[Mesa-dev] shader-db, and justifying an i965 compiler optimization.

Eric Anholt eric at anholt.net
Wed May 18 12:16:40 PDT 2011

On Wed, 18 May 2011 11:05:39 -0400, Jerome Glisse <j.glisse at gmail.com> wrote:
> On Tue, May 17, 2011 at 11:22 PM, Eric Anholt <eric at anholt.net> wrote:
> > One of the pain points of working on compiler optimizations has been
> > justifying them -- sometimes I come up with something I think is
> > useful and spend a day or two on it, but the value doesn't show up as
> > fps in the application that suggested the optimization to me.  Then I
> > wonder if this transformation of the code is paying off in general,
> > and thus if I should push it.  If I don't push it, I end up bringing
> > that patch out on every application I look at that it could affect, to
> > see if now I finally have justification to get it out of a private
> > branch.
> >
> > At a conference this week, we heard about how another team is are
> > using a database of (assembly) shaders, which they run through their
> > compiler and count resulting instructions for testing purposes.  This
> > sounded like a fun idea, so I threw one together.  Patch #1 is good in
> > general (hey, link errors, finally!), but also means that a quick hack
> > to glslparsertest makes it link a passing compile shader and therefore
> > generate assembly that gets dumped under INTEL_DEBUG=wm.  Patch #2 I
> > used for automatic scraping of shaders in every application I could
> > find on my system at the time.  The open-source ones I pushed to:
> >
> > http://cgit.freedesktop.org/~anholt/shader-db
> >
> > And finally, patch #3 is something I built before but couldn't really
> > justify until now.  However, given that it reduced fragment shader
> > instructions 0.3% across 831 shaders (affecting 52 of them including
> > yofrankie, warsow, norsetto, and gstreamer) and didn't increase
> > instructions anywhere, I'm a lot happier now.
> >
> > Hopefully we hook up EXT_timer_query to apitrace soon so I can do more
> > targeted optimizations and need this less :) In the meantime, I hope
> > this can prove useful to others -- if you want to contribute
> > appropriately-licensed shaders to the database so we track those, or
> > if you want to make the analysis work on your hardware backend, feel
> > free.
> >
> I have been thinking at doing somethings slightly different. Sadly
> instruction count is not necesarily the best metric to evaluate
> optimization performed by shader compiler. Hidding texture fetch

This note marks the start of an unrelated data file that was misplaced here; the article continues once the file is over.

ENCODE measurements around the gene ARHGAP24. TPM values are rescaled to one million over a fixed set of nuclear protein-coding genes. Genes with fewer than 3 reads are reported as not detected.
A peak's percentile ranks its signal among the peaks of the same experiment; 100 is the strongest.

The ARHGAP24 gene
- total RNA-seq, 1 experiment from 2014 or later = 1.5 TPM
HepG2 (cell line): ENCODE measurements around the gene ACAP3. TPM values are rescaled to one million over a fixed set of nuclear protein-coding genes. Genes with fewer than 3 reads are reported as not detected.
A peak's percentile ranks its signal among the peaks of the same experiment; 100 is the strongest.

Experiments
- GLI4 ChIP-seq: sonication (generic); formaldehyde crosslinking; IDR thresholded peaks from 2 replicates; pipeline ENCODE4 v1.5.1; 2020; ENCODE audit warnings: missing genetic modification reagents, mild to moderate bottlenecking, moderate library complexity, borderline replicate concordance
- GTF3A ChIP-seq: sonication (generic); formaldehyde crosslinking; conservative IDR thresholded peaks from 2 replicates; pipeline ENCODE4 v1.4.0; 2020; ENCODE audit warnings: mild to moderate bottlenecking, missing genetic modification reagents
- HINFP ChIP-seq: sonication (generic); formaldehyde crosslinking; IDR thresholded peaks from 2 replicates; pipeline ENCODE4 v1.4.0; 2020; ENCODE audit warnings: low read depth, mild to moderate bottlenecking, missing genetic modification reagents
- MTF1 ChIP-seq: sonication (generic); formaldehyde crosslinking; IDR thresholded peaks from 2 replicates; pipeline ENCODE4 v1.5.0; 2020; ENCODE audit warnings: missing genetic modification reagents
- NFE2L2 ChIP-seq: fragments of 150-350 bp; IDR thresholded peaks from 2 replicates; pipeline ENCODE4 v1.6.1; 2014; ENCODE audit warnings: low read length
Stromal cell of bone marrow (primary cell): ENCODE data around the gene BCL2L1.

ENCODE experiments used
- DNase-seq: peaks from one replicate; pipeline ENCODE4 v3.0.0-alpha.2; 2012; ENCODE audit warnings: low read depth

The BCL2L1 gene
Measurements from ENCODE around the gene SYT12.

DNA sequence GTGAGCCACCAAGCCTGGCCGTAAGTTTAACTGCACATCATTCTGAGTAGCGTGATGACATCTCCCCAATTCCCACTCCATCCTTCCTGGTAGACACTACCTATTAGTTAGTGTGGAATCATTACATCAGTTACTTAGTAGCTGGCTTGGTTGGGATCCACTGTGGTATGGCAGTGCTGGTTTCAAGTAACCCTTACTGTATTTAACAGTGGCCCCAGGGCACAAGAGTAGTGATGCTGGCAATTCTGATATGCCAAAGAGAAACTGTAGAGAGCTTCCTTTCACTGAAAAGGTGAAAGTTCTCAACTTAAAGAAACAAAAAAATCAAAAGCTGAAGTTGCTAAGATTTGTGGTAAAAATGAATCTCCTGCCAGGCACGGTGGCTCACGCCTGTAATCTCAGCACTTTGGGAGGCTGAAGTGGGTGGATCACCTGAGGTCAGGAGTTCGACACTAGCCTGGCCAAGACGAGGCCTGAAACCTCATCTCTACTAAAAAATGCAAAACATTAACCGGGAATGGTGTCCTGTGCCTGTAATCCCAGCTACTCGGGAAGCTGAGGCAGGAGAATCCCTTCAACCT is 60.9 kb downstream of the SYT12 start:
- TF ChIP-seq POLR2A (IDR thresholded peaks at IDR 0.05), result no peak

> latency of a shader can improve performance a lot more than saving 2
> instructions. So my idea was to do a gl app that render into
> framebuffer thousand time the same shader. The use of fbo is to avoid
> to have things like swapbuffer or a like to play a role while we are
> solely interested in shader performance. Also use an fbo as big as
> possible so fragment shader has a lot of pixel to go through and i
> believe disabling things like blending, zbuffer ... so no other part
> of the pipeline impact in anyway the shader.

You might take a look at mesa-demos/src/perf for that.  I haven't had
success using them for performance work due to the noisiness of the

More generally, imo, the problem with that plan is you have to build the
shaders yourself and justify to yourself why that shader you wrote is
representative, and you spend all your time on building the tests when
you just wanted to know if an instruction-reduction optimization did
anything.  shader-db took me one evening to build and collect for all
applications I had (I've got a personal branch for all the closed-source
stuff :/ )

For actual performance testing of apps without idsoftware-style
timedemos, I'm way more excited by the potential of using apitrace with
EXT_timer_query to decide which shaders I should be analyzing, and then
I'd know afterward whether I impacted a real application by replaying
the trace.  That is, assuming I didn't increase CPU costs in the
process, which is where an apitrace replay would not be representative.

Our perspective is: if we are driving the hardware anywhere below what
is possible, that is a bug that we should fix.  Analyzing the costs of
instructions, scheduling impacts, CPU overhead impacts, etc. may be out
of scope for shader-db, but does make some types of analysis quick and
easy (test all shaders you have ever seen of in a couple minutes).
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